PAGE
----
might make better time if we lightened ship, you choose to make all
sorts of nasty insinuations about us wanting to knock you out! Shows
where your mind is. Another fellow wouldn't ever let such a fool notion
get a grip on him. And you'd better put a reef in that tongue of yours,
my boy, unless you want to have it get you into trouble."

Andy flared up at once, and would have replied; but Frank calmly stepped
in between the two, as though he claimed first right.

"Neither of us have charged you with intentionally trying to disable our
aeroplane by dropping that sand bag, Puss," he remarked quietly. "All we
say is that it was a queer coincidence you wanted to get rid of your
ballast just when we were walking up on you hand over fist, and about to
pass under you, to take the lead. That's all!"

Again there was a low laugh from among the boys who stood around
listening. To them it was a rich treat to see the recognized bully of
Bloomsbury baited to his very face in this characteristic way; and they
were enjoying it hugely.

"Well, let me tell you it ain't all, not by a jugful!" exclaimed Puss,
his face taking on a purple hue, as it always did when he became
enraged. "Both of you fellows have got to stop speaking about that sand
bag dropping, or there's going to be a licking in store for you. See?"
and he thrust his face close to that of Frank as he said this. Larry
Geohegan fairly held his breath. "Now it's coming; don't I know the
signs?" he whispered to the boy next him.

Frank continued to stand there, close to the side of the speeding
launch. They were about half way across the deep lake at the time.
Evening was coming on, for the sun had just reached the distant rugged
horizon in the west.

"Do you refer to me when you say that, Puss?" he asked, with that same
queer little smile on his face - a look that mystified the other, who
could not understand what it meant.

"Yes, both you and that loud-mouthed cousin of yours. Just because luck
favored you, and you won that blooming race by a head, you think I can't
manage an aeroplane as well as you. Huh! perhaps you don't know that I'm
going to take my machine with me when I go down to the cocoa plantation
we own along the Amazon, and use it exploring where a white man has
seldom been seen. You can just stay here and grow up with the country,
while I'm doing great stunts. But as long as I stay here I'm going to
stop this talk about trickery and low-down dodges. You're responsible
for most of it, Frank Bird. I warn you what's coming to you."
"Perhaps," said Frank, pleasantly, "you would be kind enough to tell me
also when this awful punishment is going to fall on my poor devoted
neck?"

"Any time, hang you! Right now, if you say another word!" roared Puss,
doubling up his fists, and making ready for one of his well known and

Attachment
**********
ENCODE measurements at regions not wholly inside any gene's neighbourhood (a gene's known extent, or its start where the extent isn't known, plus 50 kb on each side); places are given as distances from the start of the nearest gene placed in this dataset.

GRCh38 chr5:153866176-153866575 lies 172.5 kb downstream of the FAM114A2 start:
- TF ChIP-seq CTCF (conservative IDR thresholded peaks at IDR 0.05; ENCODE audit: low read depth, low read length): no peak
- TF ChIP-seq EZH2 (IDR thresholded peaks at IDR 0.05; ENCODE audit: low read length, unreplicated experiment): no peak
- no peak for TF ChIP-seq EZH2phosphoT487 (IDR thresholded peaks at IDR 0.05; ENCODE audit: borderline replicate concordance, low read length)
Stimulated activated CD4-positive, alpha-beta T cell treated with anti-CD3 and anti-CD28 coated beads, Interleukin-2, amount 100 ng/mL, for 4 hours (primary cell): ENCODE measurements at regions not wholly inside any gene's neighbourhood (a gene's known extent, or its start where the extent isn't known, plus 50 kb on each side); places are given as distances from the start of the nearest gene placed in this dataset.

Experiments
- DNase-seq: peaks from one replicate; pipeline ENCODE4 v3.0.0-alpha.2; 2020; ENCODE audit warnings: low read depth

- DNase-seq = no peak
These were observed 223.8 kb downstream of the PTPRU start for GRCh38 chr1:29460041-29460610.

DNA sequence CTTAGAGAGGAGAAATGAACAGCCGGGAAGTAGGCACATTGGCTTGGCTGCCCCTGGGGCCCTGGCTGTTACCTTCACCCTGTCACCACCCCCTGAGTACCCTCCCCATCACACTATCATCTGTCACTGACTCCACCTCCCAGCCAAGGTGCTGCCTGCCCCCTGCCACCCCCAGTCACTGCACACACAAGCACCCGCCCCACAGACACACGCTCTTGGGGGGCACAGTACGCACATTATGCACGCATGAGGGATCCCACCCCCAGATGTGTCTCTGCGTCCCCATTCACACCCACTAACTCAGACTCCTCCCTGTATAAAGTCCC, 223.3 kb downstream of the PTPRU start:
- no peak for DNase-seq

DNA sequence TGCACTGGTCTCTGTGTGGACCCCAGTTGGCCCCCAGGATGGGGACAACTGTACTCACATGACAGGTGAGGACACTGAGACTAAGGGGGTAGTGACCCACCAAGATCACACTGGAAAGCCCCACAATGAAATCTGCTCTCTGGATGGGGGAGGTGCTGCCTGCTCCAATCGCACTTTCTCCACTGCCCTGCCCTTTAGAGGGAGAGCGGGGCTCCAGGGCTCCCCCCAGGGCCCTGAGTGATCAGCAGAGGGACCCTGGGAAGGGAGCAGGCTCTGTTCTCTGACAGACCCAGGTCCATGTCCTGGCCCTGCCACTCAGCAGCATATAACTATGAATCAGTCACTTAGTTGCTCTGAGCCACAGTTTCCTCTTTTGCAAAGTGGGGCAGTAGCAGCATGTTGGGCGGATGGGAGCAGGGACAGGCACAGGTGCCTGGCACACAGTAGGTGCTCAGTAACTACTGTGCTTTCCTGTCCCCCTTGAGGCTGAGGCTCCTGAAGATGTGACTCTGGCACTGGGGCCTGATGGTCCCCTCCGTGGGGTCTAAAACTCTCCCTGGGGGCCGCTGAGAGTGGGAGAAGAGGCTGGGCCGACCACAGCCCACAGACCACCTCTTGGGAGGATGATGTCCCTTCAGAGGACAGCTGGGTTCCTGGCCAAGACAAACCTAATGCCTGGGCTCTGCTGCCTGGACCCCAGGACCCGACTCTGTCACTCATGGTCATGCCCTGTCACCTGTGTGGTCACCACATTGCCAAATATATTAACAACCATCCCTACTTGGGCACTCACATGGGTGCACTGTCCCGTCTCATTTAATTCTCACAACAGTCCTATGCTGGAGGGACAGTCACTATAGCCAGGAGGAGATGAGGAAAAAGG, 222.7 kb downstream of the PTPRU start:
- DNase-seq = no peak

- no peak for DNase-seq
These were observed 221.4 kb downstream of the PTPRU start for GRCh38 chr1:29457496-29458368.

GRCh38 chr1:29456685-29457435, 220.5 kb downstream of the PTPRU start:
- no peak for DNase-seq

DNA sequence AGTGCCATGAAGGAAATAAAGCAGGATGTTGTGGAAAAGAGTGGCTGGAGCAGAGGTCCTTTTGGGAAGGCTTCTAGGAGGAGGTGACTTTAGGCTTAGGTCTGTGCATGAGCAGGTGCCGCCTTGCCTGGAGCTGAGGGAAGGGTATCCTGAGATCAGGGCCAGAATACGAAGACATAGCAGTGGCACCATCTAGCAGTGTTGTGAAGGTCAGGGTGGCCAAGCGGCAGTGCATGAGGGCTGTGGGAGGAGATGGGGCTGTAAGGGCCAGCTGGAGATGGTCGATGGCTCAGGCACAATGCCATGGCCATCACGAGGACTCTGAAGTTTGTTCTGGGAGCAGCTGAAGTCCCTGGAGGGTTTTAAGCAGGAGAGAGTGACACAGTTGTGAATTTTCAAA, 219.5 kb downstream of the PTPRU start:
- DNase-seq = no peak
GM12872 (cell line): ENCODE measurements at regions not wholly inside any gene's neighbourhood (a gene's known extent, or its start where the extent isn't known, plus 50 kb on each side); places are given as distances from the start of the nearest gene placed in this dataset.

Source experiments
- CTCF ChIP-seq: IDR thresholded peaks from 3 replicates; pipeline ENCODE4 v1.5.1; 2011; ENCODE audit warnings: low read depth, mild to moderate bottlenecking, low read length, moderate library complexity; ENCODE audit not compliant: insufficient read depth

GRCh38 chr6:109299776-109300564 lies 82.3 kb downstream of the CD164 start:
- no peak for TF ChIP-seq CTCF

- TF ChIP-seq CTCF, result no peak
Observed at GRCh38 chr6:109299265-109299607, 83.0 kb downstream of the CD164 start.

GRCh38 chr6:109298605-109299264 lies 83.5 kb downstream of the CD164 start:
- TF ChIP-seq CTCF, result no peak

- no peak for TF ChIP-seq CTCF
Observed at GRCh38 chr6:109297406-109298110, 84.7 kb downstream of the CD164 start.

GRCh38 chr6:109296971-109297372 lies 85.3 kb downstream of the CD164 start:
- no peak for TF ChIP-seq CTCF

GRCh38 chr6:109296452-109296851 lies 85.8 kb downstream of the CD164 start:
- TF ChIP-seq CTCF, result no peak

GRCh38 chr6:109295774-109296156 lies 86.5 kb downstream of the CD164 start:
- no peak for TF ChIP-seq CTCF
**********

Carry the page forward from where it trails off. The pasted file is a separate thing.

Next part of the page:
feared bull rushes, that had brought him a speedy victory many a time.

"So? That's comforting; and with all these good fellows around to see
how you wipe up the deck with me. Suppose you begin the swabbing act,
Puss!" and Frank pretended to throw himself in a position of defense.

The other gave utterance to a hoarse cry of rage, and lowering his head
after the manner of a bull, jumped forward. But the agile Frank simply
stepped aside; and unable to check himself in time, Puss Carberry shot
over the side of the power boat, disappearing in the clear waters of
Sunrise Lake with a great splash.

"Oh!" shouted his crony, Sandy Hollingshead, standing there as if
petrified; "and Puss can't swim a single stroke, either!"




CHAPTER II.


FRANK'S WAY.

"My goodness, what a splash!"

"Served him right, that's what!"

"He's gone under, fellows! Dove just like a big frog!"

"Stop the boat! He'll drown!"

Half a dozen were shouting in unison, as the boys crowded to the side
over which the bully had pitched when Frank avoided his forward rush.

But Frank heard only that startled exclamation from Sandy Hollingshead:

"Puss can't swim a single stroke, either!"

With Frank Bird to think was to act. The two things were almost
synonymous in his mind. Forgotten was the fact that the imperiled lad
had been endeavoring to strike him in the face at the time of his
submersion in the waters of Sunrise Lake.

Not a single word did he utter, but throwing off his coat, he made a
leap over the side of the boat, already slowing up as the power was cut
off.

"Frank's gone back after him!" cried one.

"And he'll get him, too," another hastened to say; for they understood
that when the leader of the team known as the "Bird boys" attempted
anything he usually got there, as some of them said "with both feet."

Meanwhile Frank was swimming with all his might toward the spot in the
foamy wake of the boat, where he knew the unfortunate Puss must be
battling for his life.

It seems strange that occasionally a boy may be found who has never